Did You Know?
Did you know the recent conversion from analogue to digital TV signals across
the country, wasn’t the first time that some local television viewers were a bit
confused by a switch of sorts?
On May 8th, 1955 the Uniontown Evening Standard carried the front page story
that people in Uniontown had tuned to KDKA-TV the previous evening, and they
were surprised at what they encountered.
“Set owners reported receiving programs from Cuba, Canada, Wichita Falls, Tex.,
Chicago, Indianapolis, Dayton, Columbus, Cincinnati and other cities outside the
normal receiving area,” the story read.
There was no explanation for the mixed-up signals.
Did you know that back in those days, something may have been even more
mysterious than watching a television program emanating from Cuba? It was Rayon.
“INFLAMMABLE SWEATERS MAKING FIRST APPEARANCE IN THE DISTRICT,” read the front
page Evening Standard article about the newly marketed fabric that was published
on January 18th, 1952.
The sub-headline was even scarier: “Flare Up at Touch of Flame and Burn to
Ashes,” it said.
Rayon, which was initially marketed under several brand names, was increasing in
popularity at the time. But there were serious fears that you could be burned to
a crisp if you wore clothes made out of the semi-synthetic fabric and then made
contact with open flames. “Many district people may be wearing sweaters that
could turn them into human torches in an instant,” the article warned.
However, Rayon has been marketed in a variety of forms ever since, with no
apparent outbreak of people being turned into human torches.
Did you know there were even more fears regarding something I considered “a must
have” when I was in 5th grade – the hula hoop?
The hula hoop was, perhaps, the greatest fad in the history of the United
In 1958, 100 million of them were sold. By the end of that year, the hula hoop
was, according to some reports, dead.
A report in the Nov. 19th, 1958 declared that, “the hula hoop has joined the
Davey Crockett hat and the yo-yo in that big toy box in the sky.”
But before that (and for some time after), Fayette County Pennsylvania was awash
in hula hoops.
The State Theatre’s Saturday morning movies were accompanied by an “On Stage
Hula Hoop Contest” in early September.
It was one of many that were held throughout the country. There were daily
reports of upcoming church bazaars and all manner of public gatherings with the
added lure of hula hoop contests.
But at the same time, there were warnings about the possibilities of severe
physical conditions that could’ve resulted from too much “hula hooping.”
On September 18th, a wire story in the Evening Standard chronicled the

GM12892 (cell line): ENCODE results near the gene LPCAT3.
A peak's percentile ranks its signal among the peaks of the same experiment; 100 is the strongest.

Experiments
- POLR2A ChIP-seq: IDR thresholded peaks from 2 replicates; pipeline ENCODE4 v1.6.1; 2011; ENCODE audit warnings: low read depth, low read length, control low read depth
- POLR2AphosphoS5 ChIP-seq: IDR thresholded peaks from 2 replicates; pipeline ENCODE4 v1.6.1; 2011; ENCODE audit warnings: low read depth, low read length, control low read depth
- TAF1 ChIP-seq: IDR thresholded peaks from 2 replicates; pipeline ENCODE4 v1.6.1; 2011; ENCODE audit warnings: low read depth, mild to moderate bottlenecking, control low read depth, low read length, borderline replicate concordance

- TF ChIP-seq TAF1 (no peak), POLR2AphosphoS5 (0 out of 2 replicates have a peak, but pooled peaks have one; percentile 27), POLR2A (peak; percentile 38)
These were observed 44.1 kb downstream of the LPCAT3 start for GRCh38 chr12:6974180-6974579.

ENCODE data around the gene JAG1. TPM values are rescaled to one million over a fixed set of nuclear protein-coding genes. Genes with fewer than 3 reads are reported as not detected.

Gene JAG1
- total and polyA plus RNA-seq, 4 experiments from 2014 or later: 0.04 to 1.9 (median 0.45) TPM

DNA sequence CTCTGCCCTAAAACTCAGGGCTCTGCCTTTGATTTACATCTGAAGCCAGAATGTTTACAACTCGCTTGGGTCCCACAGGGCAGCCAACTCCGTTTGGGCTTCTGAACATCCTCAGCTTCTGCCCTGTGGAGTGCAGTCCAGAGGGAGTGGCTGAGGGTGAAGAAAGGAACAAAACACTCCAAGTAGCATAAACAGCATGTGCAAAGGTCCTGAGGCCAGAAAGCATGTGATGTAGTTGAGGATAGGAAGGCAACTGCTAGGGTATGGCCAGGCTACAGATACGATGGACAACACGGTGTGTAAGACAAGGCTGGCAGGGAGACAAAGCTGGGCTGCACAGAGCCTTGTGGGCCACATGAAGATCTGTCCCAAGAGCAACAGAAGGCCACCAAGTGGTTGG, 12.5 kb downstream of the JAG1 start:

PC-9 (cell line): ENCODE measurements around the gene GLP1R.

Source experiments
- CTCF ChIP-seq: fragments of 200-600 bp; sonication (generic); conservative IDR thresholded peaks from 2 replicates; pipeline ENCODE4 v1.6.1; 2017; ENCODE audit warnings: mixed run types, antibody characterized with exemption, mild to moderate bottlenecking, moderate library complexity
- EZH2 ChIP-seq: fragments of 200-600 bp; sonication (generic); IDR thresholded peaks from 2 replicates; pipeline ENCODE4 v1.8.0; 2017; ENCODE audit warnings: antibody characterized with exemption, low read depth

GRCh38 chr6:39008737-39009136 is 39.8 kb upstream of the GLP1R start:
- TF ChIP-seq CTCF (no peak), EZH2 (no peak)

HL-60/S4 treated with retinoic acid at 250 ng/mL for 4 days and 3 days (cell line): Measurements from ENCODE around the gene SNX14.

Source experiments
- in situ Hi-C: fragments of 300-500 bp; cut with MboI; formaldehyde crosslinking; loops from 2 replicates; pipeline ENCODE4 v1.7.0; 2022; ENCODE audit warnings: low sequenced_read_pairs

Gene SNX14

dislocated vertebrae suffered by a 25 year-old Mount Clemons, Mi. man who was
teaching his six year-old daughter how to swing a hula hoop. He had to be taken
to the hospital.
The fears about widespread parental injuries were even contained in an editorial
in the Evening Standard, on September 27th. “The hula hoop fad remains in full
twirl. But it has been followed by a painful crawl to the doctors in many cases.
The grownups end up with back aches with many hula hooped out of alignment,” it
And besides, Fayette County’s adults had their own forms of entertainment at the
time. The Del-Vikings (Come Go with Me), the Ink Spots (If I Didn’t Care) and
the Skyliners (Since I Don’t Have You) were the rising stars making appearances
at local night clubs that fall.
For the kids, though, it was only the hula hoop. So, it was front page news on
October 6th, when 11 year-old Patricia Wilson of Nemacolin twirled her way to
high hula hoop honors in a contest put on by the Masontown Chamber of Commerce.
She’d won a “completely equipped English-make bicycle” for twirling her hoop for
nearly three straight hours.
And members of Herald-Standard’s Junior Reporter Club showed great journalistic
enthusiasm regarding all things hula hoop. Under the headline: “My Sister’s Hula
Hoop,” Junior Reporter Club member Lorraine Danowski showed her obvious pride
for her sister and her hula hoop abilities, when she wrote, “My little sister’s
name is Toni and she has a hula hoop. Of course it is a little one because she
is only two. She does the hula real good.”
Delores Pride, for instance, wrote on September 20th, “Just about every store in
town is selling hula hoops. The hula hoops come in different shapes and colors.
I have a red hula hoop.”
Personally, I’d thought red hula hoops were pretty common. (For the record, mine
was red) But it seems red hula hoops were more rare than I’d imagined in those
Fifth grader Helen Mlinarcik, another member of the Junior Reporter Club (and my
1966 Uniontown Joint Senior High School classmate), wrote as the hula hoop fad
was fading in November of 1958, “I have a red hula hoop. It is the only one in
my neighborhood. I can bring it up from my knees to my waist, from my waist to
my neck, and from my knees to my neck,” she wrote.